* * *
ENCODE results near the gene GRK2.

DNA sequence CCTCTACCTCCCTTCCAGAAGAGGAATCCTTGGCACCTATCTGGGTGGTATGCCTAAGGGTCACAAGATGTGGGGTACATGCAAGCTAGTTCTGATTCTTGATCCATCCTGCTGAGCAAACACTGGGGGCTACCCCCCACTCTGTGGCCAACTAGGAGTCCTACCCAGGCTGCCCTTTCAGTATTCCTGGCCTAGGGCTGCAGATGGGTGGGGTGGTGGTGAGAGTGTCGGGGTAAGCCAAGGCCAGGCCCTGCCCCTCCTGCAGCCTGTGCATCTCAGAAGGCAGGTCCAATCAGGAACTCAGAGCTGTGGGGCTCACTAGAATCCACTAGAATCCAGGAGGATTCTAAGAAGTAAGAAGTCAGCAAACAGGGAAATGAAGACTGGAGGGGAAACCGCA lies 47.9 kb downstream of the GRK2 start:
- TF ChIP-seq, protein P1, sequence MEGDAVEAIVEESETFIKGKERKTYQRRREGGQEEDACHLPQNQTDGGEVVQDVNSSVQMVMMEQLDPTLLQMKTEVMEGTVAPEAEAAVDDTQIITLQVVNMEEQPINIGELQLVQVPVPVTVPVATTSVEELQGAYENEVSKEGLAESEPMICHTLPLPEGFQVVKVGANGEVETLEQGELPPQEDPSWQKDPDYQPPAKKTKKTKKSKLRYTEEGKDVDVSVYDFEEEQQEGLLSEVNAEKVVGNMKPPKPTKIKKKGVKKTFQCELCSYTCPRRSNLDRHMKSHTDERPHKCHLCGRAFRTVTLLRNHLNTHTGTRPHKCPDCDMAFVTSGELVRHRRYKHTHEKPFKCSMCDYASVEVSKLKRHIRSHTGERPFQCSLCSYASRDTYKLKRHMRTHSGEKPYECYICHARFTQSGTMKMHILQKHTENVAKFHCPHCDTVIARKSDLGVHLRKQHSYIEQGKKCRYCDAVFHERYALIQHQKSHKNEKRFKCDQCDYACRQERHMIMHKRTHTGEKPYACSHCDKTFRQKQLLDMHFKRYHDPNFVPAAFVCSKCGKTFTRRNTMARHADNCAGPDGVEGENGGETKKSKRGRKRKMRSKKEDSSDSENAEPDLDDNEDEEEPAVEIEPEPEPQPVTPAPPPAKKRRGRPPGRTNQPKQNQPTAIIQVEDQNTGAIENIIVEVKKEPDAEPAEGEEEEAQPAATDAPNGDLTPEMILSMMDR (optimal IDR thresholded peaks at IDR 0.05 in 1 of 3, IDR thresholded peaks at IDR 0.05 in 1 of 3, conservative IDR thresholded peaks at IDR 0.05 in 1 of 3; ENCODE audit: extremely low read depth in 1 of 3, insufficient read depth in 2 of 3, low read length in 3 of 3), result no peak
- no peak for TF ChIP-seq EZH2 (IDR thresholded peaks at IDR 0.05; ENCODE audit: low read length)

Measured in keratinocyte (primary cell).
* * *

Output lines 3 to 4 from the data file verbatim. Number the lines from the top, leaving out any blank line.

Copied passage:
- TF ChIP-seq, protein P1, sequence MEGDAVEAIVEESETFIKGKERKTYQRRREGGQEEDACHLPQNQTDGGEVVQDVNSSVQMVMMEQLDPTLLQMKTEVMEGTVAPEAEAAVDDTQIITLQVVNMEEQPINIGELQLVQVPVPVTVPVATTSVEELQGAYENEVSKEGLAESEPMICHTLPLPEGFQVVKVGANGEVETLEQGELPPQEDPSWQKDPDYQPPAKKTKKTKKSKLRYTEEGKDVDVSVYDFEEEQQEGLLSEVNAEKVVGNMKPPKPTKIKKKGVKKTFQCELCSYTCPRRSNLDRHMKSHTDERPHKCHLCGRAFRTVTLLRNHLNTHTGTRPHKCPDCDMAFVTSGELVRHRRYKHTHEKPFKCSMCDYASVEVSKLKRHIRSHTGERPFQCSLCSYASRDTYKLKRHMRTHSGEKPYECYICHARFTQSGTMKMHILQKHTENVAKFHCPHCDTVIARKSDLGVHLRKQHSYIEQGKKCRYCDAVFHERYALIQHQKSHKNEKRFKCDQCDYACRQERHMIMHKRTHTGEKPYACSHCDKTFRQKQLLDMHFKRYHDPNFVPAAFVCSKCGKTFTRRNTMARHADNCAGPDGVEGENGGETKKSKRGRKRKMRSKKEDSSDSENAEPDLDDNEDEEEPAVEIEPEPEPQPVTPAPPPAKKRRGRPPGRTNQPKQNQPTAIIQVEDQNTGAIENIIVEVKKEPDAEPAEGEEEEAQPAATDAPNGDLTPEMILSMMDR (optimal IDR thresholded peaks at IDR 0.05 in 1 of 3, IDR thresholded peaks at IDR 0.05 in 1 of 3, conservative IDR thresholded peaks at IDR 0.05 in 1 of 3; ENCODE audit: extremely low read depth in 1 of 3, insufficient read depth in 2 of 3, low read length in 3 of 3), result no peak
- no peak for TF ChIP-seq EZH2 (IDR thresholded peaks at IDR 0.05; ENCODE audit: low read length)